Sunday, November 27, 2016

18 Years Ago: Investigating the Murder of the American Nuns in El Salvador — 18 Years Before That

For the moment, this story is not readily available on the Newsweek site, so I am reprinting it here. When it is available, I will post a link.



Newsweek

December 7, 1998, Atlantic Edition

Not Today, Not Tomorrow

BY CHRISTOPHER DICKEY

In 1980, four Americans were murdered in El Salvador. On his return there, a reporter finds that the case is not yet closed.


EIGHTEEN YEARS AGO THIS WEEK, three American nuns and a religious volunteer were abducted, raped and murdered in El Salvador. Five common soldiers were eventually convicted of the crime, but the families of Ita Ford, Maura Clarke, Dorothy Kazel and Jean Donovan always suspected that the killing was ordered by higher-ranking officers. For 18 years they've tried to pursue the investigation.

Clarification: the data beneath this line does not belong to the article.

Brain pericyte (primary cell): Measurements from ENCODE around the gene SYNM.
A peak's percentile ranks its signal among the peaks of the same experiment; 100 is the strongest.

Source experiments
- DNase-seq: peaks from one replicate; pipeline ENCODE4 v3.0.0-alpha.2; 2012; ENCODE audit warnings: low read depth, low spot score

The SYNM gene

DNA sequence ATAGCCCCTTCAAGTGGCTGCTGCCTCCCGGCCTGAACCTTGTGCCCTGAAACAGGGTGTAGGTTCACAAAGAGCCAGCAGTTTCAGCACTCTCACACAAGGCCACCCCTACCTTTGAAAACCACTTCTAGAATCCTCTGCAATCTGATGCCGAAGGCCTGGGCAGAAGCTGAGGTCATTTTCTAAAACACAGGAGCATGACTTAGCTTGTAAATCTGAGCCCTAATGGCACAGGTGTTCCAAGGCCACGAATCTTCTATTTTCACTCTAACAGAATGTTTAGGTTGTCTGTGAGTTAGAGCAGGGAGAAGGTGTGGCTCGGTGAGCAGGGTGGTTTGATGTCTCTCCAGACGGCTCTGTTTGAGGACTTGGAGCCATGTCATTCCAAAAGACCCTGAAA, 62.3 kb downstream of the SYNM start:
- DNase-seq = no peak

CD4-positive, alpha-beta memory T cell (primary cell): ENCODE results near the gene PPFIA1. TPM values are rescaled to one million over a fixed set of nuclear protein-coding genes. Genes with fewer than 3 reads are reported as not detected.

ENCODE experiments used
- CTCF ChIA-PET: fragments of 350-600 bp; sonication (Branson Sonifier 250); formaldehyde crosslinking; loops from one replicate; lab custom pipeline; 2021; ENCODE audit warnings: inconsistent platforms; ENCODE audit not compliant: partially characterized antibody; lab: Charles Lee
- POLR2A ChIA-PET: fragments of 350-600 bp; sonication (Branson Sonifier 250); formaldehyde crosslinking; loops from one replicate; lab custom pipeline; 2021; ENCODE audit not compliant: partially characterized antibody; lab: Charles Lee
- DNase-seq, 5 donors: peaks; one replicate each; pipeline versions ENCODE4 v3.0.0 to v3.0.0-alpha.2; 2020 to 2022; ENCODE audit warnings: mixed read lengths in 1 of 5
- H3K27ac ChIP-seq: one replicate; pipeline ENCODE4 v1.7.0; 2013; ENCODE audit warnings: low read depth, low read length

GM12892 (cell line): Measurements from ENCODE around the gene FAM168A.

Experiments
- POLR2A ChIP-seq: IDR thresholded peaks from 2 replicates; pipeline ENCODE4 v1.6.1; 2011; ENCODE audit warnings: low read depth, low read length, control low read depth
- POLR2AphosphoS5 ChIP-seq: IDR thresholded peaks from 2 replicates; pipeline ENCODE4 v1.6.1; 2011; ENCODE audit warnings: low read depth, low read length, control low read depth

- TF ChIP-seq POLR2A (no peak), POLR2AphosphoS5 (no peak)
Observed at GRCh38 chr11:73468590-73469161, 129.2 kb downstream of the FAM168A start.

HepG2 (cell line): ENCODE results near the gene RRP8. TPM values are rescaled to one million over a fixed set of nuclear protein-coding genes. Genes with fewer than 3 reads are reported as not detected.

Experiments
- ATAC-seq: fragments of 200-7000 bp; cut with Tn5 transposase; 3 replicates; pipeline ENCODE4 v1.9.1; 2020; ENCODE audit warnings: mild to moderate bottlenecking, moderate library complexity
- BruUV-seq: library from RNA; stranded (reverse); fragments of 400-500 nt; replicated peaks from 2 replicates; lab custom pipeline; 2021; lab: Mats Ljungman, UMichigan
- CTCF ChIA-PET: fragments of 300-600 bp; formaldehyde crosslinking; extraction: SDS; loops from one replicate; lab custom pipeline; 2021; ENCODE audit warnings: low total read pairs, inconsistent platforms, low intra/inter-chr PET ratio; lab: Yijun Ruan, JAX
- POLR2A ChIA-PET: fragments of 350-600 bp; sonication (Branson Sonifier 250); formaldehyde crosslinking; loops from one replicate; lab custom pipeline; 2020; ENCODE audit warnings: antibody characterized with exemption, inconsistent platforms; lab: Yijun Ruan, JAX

Now, at last, they may be close to a break in the case. Under direct orders from President Clinton, the administration has begun releasing thousands of long-secret documents. The Salvadoran press is full of accusations drawn from those papers. Some of the convicted killers are talking. Retired Salvadoran officers are fingering erstwhile colleagues.

The key question, always unanswered, was whether senior commanders in the Salvadoran military ordered the execution of the nuns. A definitive picture of the murder has not yet emerged. But the image is getting clearer. Also apparent is a pattern of willful ignorance by American officials who were bent on protecting their fragile, promilitary policy in El Salvador throughout a brutal decade. Scott Greathead of the Lawyers Committee for Human Rights in New York puts the case bluntly. Successive U.S. administrations "pursued every lead except the leads that went up the chain of command," he says. No commissioned officer with authority over the convicted soldiers was ever interrogated by Salvadoran prosecutors or American investigators.